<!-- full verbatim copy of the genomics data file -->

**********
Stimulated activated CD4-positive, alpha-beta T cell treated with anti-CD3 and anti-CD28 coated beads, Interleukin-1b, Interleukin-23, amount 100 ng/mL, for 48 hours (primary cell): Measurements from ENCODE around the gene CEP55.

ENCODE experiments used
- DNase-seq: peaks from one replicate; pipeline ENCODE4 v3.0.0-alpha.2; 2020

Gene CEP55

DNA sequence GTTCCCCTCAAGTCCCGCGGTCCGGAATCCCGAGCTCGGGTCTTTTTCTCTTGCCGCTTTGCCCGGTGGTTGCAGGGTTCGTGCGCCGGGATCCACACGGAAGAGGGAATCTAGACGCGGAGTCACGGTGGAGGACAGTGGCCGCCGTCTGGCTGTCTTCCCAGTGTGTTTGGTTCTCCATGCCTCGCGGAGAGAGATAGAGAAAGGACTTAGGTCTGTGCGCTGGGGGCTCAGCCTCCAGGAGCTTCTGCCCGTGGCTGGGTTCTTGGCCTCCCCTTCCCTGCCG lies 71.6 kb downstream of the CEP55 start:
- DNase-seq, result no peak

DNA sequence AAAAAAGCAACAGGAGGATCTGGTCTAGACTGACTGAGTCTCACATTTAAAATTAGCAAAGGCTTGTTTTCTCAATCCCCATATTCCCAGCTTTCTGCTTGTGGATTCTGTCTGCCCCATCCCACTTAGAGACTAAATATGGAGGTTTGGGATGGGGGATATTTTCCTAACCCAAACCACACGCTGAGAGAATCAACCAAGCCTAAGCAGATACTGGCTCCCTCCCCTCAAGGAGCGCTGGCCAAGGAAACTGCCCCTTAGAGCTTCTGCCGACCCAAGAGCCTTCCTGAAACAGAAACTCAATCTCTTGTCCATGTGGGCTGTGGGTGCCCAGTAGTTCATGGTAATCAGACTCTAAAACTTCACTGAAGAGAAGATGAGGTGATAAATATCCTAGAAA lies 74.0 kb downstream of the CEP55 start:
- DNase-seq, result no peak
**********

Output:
Stimulated activated CD4-positive, alpha-beta T cell treated with anti-CD3 and anti-CD28 coated beads, Interleukin-1b, Interleukin-23, amount 100 ng/mL, for 48 hours (primary cell): Measurements from ENCODE around the gene CEP55.

ENCODE experiments used
- DNase-seq: peaks from one replicate; pipeline ENCODE4 v3.0.0-alpha.2; 2020

Gene CEP55

DNA sequence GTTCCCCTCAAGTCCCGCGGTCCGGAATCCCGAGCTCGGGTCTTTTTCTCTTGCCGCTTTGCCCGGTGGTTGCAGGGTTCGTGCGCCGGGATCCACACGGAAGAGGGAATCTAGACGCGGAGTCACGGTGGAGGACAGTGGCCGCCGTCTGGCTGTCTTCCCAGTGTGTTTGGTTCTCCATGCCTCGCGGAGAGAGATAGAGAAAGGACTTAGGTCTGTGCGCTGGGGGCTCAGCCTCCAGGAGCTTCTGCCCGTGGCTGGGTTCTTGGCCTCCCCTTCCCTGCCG lies 71.6 kb downstream of the CEP55 start:
- DNase-seq, result no peak

DNA sequence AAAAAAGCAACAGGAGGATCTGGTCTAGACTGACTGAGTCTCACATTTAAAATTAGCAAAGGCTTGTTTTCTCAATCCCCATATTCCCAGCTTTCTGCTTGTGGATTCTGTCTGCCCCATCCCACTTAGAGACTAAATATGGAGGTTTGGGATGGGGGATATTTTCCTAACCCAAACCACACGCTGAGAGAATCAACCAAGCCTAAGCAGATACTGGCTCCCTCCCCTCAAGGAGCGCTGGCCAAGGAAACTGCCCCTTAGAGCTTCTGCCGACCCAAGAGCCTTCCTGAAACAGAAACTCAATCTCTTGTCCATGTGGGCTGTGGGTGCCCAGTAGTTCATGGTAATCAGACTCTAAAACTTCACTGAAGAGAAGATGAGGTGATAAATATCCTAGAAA lies 74.0 kb downstream of the CEP55 start:
- DNase-seq, result no peak